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Kyrgyz president defiant, opposition mulls arrest

JALALABAD REGION/BISHKEK (Reuters) - Kyrgyz President Kurmanbek Bakiyev, ousted in an uprising last week, told Reuters on Sunday he would not resign and that any attempt to kill him would “drown Kyrgyzstan in blood.” The leader of the new interim government, meanwhile, said Bakiyev could be put on trial for responsibility for the killings of at least 81 people during the rebellion against him.

The April 7 revolt in the Central Asian nation, where the United States operates an important military base, forced Bakiyev to flee to his southern home region, locking him in a standoff with the self-proclaimed government in Bishkek.

Citing security concerns, Washington has stopped troops flying to Afghanistan via the air base outside the capital.

Speaking in a traditional “yurt” tent in Jalalabad region, Bakiyev, 60, told Reuters he did not recognize the legitimacy of the interim government but was prepared for talks.

“I would like to warn those who are now hunting for me: don’t be contract killers, because this will only bring huge tragedy to the country,” he said.

“We will drown (Kyrgyzstan) in blood if they opt for physical elimination. If they use force, then those people surrounding me will not let it happen, and this will mean bloodshed.”

A mountainous Muslim nation bordering China, Kyrgyzstan’s $4.7 billion economy has attracted little foreign investment since winning independence from the Soviet Union, but the United States and Russia are jostling for influence in Central Asia.

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U.S. Secretary of State Hillary Clinton spoke by phone on Saturday with interim government head Roza Otunbayeva, in the first high-level U.S. contact with the new leadership.

Russian Prime Minister Vladimir Putin was the first world leader to recognize Otunbayeva’s authority, holding a phone conversation just hours after the opposition took power.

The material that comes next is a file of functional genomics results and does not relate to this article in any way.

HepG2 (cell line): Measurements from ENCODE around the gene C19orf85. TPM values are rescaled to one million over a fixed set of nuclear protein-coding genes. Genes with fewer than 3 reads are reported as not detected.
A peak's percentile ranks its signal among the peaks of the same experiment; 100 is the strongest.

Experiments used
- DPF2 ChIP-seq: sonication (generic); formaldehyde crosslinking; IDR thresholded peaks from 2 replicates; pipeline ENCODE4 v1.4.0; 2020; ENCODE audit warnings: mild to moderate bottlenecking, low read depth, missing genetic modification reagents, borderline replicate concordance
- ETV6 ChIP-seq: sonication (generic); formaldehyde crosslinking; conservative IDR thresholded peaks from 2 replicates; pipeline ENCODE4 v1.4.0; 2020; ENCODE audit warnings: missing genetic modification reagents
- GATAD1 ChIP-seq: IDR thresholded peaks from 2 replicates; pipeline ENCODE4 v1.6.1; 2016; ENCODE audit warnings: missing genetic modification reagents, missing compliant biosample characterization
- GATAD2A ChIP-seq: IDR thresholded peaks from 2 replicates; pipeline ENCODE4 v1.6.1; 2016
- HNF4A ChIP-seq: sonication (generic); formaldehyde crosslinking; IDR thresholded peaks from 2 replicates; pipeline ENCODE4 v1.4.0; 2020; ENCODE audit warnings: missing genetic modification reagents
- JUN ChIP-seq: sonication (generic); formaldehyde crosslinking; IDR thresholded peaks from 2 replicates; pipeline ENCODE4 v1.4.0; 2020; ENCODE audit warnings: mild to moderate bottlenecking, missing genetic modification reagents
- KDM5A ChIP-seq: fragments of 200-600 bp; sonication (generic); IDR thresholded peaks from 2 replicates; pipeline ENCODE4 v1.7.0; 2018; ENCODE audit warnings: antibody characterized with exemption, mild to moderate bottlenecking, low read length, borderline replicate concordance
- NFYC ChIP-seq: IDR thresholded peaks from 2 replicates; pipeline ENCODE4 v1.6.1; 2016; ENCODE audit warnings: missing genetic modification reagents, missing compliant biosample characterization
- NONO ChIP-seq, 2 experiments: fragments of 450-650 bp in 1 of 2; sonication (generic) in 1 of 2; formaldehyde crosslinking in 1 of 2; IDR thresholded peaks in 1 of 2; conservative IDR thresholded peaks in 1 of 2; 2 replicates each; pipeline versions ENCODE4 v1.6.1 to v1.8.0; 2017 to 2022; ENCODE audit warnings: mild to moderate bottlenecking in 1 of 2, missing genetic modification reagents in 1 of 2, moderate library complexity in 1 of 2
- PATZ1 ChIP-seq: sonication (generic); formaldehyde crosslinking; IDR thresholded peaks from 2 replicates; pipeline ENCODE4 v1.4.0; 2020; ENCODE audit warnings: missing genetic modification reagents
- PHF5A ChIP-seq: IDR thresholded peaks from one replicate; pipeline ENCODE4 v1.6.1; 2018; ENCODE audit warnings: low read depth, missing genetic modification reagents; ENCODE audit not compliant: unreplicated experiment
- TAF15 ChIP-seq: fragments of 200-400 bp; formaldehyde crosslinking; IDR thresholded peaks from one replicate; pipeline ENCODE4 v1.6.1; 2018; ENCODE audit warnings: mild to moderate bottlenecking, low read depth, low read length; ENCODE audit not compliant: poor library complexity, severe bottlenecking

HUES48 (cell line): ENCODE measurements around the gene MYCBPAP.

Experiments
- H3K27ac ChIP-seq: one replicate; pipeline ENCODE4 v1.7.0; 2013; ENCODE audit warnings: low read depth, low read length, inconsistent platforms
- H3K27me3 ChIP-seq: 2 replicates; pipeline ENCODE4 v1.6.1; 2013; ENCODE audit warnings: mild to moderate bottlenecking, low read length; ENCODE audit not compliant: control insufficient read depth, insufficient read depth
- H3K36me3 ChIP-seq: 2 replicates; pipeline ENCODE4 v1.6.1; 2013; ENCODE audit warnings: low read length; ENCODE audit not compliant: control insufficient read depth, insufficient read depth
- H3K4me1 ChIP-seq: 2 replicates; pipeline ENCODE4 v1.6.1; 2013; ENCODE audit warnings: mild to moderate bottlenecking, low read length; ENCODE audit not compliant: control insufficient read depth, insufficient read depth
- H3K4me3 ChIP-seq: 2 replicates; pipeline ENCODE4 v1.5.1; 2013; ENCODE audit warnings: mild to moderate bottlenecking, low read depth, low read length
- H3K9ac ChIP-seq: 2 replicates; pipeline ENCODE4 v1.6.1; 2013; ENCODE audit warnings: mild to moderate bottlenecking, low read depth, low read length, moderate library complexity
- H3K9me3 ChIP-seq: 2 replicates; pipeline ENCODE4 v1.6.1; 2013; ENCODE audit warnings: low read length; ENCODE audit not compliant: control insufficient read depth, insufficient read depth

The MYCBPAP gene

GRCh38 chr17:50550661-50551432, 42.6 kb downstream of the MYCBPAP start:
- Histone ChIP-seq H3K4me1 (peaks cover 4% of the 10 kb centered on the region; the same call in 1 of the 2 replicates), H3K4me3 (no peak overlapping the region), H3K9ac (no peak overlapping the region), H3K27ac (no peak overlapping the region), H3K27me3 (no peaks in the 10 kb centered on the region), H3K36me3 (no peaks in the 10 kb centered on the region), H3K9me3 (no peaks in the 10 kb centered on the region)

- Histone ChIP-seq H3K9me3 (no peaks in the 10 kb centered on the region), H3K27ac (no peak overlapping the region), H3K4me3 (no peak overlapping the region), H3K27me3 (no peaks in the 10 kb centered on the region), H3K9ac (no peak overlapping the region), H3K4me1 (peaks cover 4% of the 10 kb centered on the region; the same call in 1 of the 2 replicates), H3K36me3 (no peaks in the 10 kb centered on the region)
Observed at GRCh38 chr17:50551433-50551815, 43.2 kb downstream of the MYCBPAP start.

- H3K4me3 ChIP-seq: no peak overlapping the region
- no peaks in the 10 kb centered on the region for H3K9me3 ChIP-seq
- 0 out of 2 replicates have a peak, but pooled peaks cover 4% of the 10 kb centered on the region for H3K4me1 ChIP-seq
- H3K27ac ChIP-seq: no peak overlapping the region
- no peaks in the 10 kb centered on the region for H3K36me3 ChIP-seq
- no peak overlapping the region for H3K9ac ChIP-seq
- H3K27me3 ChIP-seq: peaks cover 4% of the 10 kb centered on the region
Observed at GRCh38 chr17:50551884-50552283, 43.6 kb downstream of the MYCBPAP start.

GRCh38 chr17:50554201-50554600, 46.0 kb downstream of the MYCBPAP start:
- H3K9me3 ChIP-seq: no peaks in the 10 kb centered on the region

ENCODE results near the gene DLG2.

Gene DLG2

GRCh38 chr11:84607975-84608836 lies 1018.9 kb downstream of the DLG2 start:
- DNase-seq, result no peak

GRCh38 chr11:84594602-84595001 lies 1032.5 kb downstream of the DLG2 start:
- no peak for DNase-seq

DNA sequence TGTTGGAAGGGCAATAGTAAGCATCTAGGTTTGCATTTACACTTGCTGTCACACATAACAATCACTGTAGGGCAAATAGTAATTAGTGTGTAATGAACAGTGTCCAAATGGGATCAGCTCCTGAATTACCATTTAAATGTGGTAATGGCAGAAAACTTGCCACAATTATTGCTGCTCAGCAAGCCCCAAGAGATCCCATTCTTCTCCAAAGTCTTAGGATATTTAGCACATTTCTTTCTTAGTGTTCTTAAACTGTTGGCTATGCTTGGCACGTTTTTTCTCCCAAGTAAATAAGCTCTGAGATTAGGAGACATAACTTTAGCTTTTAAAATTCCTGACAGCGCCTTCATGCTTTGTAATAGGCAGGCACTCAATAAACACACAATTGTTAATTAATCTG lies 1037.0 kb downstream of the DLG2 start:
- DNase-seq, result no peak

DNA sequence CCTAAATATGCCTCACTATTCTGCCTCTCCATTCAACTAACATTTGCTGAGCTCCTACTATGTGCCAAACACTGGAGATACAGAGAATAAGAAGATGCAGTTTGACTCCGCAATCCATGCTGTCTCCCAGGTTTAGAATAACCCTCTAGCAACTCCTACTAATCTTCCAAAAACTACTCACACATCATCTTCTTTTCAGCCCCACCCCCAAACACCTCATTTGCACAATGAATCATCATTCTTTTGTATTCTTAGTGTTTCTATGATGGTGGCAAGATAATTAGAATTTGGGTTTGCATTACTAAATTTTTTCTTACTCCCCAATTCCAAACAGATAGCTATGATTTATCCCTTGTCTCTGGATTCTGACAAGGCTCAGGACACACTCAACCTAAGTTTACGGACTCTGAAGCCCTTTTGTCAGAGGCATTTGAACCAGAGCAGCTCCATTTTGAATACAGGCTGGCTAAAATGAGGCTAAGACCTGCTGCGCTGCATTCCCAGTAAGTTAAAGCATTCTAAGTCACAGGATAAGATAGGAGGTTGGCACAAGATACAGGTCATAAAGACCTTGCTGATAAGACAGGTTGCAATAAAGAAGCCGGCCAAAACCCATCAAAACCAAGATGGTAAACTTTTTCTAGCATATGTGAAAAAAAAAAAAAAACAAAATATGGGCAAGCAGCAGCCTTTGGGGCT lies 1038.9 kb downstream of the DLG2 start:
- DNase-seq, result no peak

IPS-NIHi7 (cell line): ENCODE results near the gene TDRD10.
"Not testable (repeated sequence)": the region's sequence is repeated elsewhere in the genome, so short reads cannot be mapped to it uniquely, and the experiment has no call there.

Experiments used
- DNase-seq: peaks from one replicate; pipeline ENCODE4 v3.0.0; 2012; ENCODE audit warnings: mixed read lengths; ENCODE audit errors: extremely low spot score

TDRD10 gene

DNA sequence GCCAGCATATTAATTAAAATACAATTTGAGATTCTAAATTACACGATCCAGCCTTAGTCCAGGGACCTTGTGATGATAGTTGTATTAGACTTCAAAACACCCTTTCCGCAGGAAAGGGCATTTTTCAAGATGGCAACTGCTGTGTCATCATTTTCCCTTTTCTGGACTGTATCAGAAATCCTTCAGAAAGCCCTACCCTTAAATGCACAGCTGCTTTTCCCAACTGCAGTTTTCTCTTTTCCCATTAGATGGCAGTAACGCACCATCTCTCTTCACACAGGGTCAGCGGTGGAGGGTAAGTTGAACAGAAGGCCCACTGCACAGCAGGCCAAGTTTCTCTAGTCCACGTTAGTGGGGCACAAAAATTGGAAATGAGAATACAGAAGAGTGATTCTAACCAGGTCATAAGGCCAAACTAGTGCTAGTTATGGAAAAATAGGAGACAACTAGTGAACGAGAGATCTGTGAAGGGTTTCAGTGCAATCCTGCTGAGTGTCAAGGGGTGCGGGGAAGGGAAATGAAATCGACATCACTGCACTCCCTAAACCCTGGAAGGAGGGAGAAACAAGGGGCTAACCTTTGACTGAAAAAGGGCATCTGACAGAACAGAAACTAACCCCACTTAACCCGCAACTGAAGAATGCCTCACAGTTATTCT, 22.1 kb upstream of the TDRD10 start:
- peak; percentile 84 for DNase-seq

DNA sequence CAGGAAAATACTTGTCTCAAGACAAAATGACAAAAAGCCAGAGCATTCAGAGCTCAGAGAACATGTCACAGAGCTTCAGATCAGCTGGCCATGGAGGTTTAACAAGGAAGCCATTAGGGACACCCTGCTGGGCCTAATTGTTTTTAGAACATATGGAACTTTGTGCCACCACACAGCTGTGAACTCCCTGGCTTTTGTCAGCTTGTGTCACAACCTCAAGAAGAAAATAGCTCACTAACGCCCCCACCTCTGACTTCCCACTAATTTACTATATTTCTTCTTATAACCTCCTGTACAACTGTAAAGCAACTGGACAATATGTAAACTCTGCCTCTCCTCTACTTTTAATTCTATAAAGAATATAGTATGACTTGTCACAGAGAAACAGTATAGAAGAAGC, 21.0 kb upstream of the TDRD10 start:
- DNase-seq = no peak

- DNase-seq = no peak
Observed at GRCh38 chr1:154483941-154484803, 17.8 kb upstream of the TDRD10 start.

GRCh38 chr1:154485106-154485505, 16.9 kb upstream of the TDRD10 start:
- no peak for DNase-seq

Once a key Bakiyev ally who helped propel him to power in an earlier revolution in 2005, Otunbayeva told Reuters in an interview she would not use force against Bakiyev but spoke of arresting him to put him on trial for the deaths.

“Bakiyev has to understand that he is stuck in a deadlock,” Otunbayeva said on Sunday. “When he is arrested then ... it will be possible to carry out an investigation and question him within the framework of law.”

She added: “What he did calls for a serious trial.” Otunbayeva has accused Bakiyev’s supporters of stoking violence in the aftermath of the uprising.

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The self-proclaimed government has said Russia is its key ally and some leading ministers have said the U.S. lease on the base could be shortened, raising speculation that Moscow could try to use the base as a lever in relations with Washington.

Pentagon officials say the Manas air base is key to the war against the Taliban, allowing round-the-clock flights in and out of Afghanistan. Some 50,000 troops passed through it last month.

In the call with Clinton, Otunbayeva pledged to honor agreements on the Manas base.

During the night of April 7-8, troops loyal to Bakiyev shot into crowds of thousands of protesters besieging the presidential White House, killing dozens.

Many protesters, armed with weapons seized from Bakiyev’s security forces, fought back, and witnesses said some people may have been killed in the ensuing crossfire, witnesses said.

Bakiyev said he had not ordered the shootings of protesters and that his troops had retaliated immediately after a sniper shot at him in his office in the presidential White House.

“I have not fled (the country) because, first of all, I do not feel any guilt,” he said. He added, however, that he felt regret as president for being unable to prevent the deaths.

“I invite an independent, international commission to investigate these tragic events of April 7-8, because there cannot be any trust in all these investigative bodies that have launched criminal proceedings against me.”

He said U.N. peacekeeping forces were necessary to prevent “continuing chaos” in Kyrgyzstan.

But Otunbayeva warned that her government could not vouch for Bakiyev’s security against those seeking revenge.

“To be honest we can hardly restrain those who are ready to rush there (Bakiyev’s stronghold) with rifles,” she said.

“Everyone among those killed has relatives and friends. There are people who want revenge. It’s a very sensitive situation. You must understand that we won’t be able guarantee his security ourselves.”

Writing by Maria Golovnina and Guy Faulconbridge; additional reporting by Olga Dzyubenko in Bishkek; Editing by Jon Hemming